Daniel Sedin broke a third period tie and Ryan Miller made 21 saves as the Canucks best the Flames 2-1 to stave off elimination in Game 5.
Daniel Sedin broke a third period tie and Ryan Miller made 21 saves as the Canucks knocked off the Flames 2–1 to stave off elimination in Game 5. The series now heads back to Calgary on Saturday (9 p.m. ET; NBCSN, CBC, TVA) where the Flames, holding a 3-2 lead, will look to close it out.
Here are three thoughts about a very entertaining contest:
1. Surprise! The best players play better when they play more.
Prior to Game 4, Canucks coach Willie Desjardins bristled at the suggestion that he needed to find more ice time for the Sedin twins. “[Rolling four lines] has been one of the strengths to our game,” he said when asked that familiar question at a press conference. “And now it’s like everybody wants us to change and be something else. That’s who we are and that’s how we play.”
He wisely softened his position after losing that contest and going down 3-1 in the series.
“You’ve got to adjust to the situation,” he told the Vancouver Sun. “What brought you here doesn’t count. It’s what happens now that’s important.”
If this was the plan all along—to keep the twins fresh for the games that mattered—then well done, Willie. Vancouver needed its best players to be its best players to extend the series and the Sedins delivered a smashmouth performance in the crunch. After their line outshot the Flames 15-8 at even-strength, it's a good bet that we'll see them with another 20 minute-plus workload in Game 6 on Saturday.
2. Youth should be served.
As smart as that decision was, it’s not like Desjardins was rolling sevens all night. Case in point: his inability, or unwillingness, to take the leash off Bo Horvat. The rookie played just 13:07 on Thursday night, scarcely more than fourth line banger Derek Dorsett, but seemed to be the most explosive Canuck whenever he was on the ice. He did exactly what was needed in this one, working the boards, sacrificing his body, landing three shots on net and following them up with grim purpose. Where other Canucks do the ol’ fly-by, Horvat always takes the shortest route and gets to the net to make Hiller’s life miserable.
He also turned in the one truly spectacular individual effort of the game: a blazing end-to-end rush in the first period that put to rest all those pre-draft concerns about his skating ability. It was impressive how quickly he got to top speed ... and the little how’s-she-goin’ that he used to blow by Tyler Wotherspoon was a real piece of work.
Despite that, Horvat played less than three minutes in the first. You can’t be too critical of Desjardins’s choices after a win, but if he wants to bring this series back to Vancouver for Game 7 he might want to keep a close eye on Horvat. If the kid’s going like he was tonight, he deserves top-six minutes.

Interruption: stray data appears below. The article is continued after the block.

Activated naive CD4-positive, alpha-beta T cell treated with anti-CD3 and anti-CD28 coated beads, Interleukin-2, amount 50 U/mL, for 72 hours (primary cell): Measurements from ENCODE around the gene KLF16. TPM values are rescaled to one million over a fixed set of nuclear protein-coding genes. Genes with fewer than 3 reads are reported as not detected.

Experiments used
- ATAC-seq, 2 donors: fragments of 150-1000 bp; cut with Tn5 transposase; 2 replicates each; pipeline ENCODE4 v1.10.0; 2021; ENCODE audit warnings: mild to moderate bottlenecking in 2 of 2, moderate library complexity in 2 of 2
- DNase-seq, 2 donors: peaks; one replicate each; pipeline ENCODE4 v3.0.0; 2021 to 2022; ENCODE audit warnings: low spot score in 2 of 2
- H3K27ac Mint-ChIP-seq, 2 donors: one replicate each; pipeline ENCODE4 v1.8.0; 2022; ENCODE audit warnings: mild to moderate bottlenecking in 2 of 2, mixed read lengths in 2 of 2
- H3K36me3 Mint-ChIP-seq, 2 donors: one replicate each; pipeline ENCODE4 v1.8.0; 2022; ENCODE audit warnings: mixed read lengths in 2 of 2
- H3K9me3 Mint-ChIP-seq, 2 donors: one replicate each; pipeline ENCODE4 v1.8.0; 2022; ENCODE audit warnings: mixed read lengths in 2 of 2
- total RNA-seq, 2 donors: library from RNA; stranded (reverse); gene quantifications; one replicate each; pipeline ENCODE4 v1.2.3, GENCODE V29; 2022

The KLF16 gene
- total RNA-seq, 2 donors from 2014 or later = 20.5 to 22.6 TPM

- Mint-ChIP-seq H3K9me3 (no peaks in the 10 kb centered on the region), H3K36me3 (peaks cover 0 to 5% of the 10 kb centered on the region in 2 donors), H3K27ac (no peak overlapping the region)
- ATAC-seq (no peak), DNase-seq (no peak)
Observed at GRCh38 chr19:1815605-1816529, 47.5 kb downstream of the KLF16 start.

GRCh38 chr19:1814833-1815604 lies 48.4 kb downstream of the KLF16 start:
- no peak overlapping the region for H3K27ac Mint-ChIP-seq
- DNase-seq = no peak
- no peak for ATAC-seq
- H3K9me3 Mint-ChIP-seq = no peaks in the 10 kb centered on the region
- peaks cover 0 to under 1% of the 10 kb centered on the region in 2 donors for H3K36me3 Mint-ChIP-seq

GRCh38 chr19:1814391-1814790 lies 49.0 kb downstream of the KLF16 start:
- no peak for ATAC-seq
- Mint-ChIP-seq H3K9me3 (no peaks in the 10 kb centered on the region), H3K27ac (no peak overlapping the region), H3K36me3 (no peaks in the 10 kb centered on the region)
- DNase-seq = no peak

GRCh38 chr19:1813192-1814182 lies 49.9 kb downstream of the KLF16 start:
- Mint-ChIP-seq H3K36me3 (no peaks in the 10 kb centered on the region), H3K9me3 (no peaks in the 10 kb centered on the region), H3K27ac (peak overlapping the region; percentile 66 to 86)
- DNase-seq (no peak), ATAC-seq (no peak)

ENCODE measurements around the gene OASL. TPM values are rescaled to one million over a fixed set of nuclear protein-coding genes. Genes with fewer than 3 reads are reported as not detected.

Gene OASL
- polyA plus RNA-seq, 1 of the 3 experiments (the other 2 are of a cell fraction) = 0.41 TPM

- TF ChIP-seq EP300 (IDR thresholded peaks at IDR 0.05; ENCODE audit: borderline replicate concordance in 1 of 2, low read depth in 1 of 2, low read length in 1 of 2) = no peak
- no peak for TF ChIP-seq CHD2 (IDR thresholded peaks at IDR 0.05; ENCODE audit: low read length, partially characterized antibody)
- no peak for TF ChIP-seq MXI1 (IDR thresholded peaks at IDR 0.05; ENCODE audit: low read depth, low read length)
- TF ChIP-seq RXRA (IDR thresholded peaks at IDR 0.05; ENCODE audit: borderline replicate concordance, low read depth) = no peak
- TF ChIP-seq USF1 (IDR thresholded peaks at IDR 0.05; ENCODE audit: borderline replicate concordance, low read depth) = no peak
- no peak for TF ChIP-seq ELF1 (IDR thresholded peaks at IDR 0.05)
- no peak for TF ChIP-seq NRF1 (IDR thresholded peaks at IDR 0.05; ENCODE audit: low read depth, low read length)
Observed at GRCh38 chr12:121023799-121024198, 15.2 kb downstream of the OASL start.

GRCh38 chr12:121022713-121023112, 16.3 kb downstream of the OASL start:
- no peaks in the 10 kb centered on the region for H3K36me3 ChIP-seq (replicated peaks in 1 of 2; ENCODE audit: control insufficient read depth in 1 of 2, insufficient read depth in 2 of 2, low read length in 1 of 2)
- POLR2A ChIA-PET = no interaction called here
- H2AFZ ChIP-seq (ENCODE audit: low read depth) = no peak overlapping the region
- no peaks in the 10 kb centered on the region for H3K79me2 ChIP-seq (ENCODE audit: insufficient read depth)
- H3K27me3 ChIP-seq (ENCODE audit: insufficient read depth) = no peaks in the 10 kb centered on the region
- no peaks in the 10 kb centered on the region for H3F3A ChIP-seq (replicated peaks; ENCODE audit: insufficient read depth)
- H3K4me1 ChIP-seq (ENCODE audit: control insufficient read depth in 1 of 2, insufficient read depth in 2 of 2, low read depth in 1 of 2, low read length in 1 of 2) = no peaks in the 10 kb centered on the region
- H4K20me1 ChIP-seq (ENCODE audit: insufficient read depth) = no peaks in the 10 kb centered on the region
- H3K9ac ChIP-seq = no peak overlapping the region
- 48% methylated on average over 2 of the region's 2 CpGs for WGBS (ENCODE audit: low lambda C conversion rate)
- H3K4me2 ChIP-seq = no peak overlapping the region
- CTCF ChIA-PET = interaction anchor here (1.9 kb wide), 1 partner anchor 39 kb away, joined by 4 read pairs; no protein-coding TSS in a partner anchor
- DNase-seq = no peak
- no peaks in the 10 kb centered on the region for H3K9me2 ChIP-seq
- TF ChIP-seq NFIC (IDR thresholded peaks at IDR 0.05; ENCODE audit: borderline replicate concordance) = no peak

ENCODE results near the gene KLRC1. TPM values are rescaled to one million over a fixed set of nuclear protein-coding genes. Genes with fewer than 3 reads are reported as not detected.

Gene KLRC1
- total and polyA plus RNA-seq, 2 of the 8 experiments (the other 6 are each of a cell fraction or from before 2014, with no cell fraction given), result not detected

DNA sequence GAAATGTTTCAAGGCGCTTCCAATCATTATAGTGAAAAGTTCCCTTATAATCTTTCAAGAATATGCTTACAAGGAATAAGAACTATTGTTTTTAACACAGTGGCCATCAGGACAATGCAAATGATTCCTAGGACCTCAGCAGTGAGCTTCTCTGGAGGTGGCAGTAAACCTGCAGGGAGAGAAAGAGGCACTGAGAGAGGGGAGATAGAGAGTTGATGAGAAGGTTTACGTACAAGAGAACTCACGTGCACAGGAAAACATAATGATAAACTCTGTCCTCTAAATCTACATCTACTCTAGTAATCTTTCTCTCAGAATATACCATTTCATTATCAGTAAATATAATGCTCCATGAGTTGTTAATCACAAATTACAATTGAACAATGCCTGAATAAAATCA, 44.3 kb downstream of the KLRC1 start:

3. What does Calgary have to do differently to clinch in Game 6 on Saturday?
The Flames wasted Hiller’s best effort of the playoffs in Game 5. The veteran made 41 stops on the night and had few of the shaky moments that left the Calgary faithful clutching their pearls earlier in the series. He proved he can be a difference maker, but the Flames don’t want to have to go back to that well again.
They got another great effort from their blueline corps as well. Don Cherry was ripped on social media for his effusive praise of Dennis Wideman on Coach's Corner, but he was right on the money. The guy has been a beast. Absent the steadying presence of captain Mark Giordano and needing to cover for some less experienced players on the bottom end, Wideman is eating a ton of ice—better than 27 minutes a night—to solidify the Flames’ back end. And Kris Russell? He might be their MVP of the playoffs to this point. He’s not just leading the league in blocks as expected, he’s the team’s top scorer through five games.
But after a game like this, something has to change. It’s not like it’s unusual to see the Flames end up on the wrong side of the fancystats, but they spent too much time on their heels in their own zone and didn’t do nearly enough to test Miller, who had a far too easy night.
So, who needs to step up? The fingers are all pointing at Calgary’s top line. On a night when Matt Stajan’s group provided the only goal—a David Jones snipe that was created after a Stajan hit created an Alex Edler turnover—and the Mikael Backlund line was the most consistently effective, it took close examination to confirm that the trio of Sean Monahan, Johnny Gaudreau and Jiri Hudler were, in fact, participating in the contest. Hudler, the team’s leading scorer during the regular season, was the prime offender. He failed to land a shot on net, which isn’t all that surprising considering that he never got particularly close to it. The unit showed some spark at the end—Gaudreau drew a late penalty with a wicked series of dangles—but by that point they were exhausted from chasing the play all night.
They need to be the ones to set the pace on Saturday. Force the Canucks to adjust to them. You know, be the best players. If they’re not you can bet the Sedins will take charge. And if it comes to that, it won’t end well for the Flames.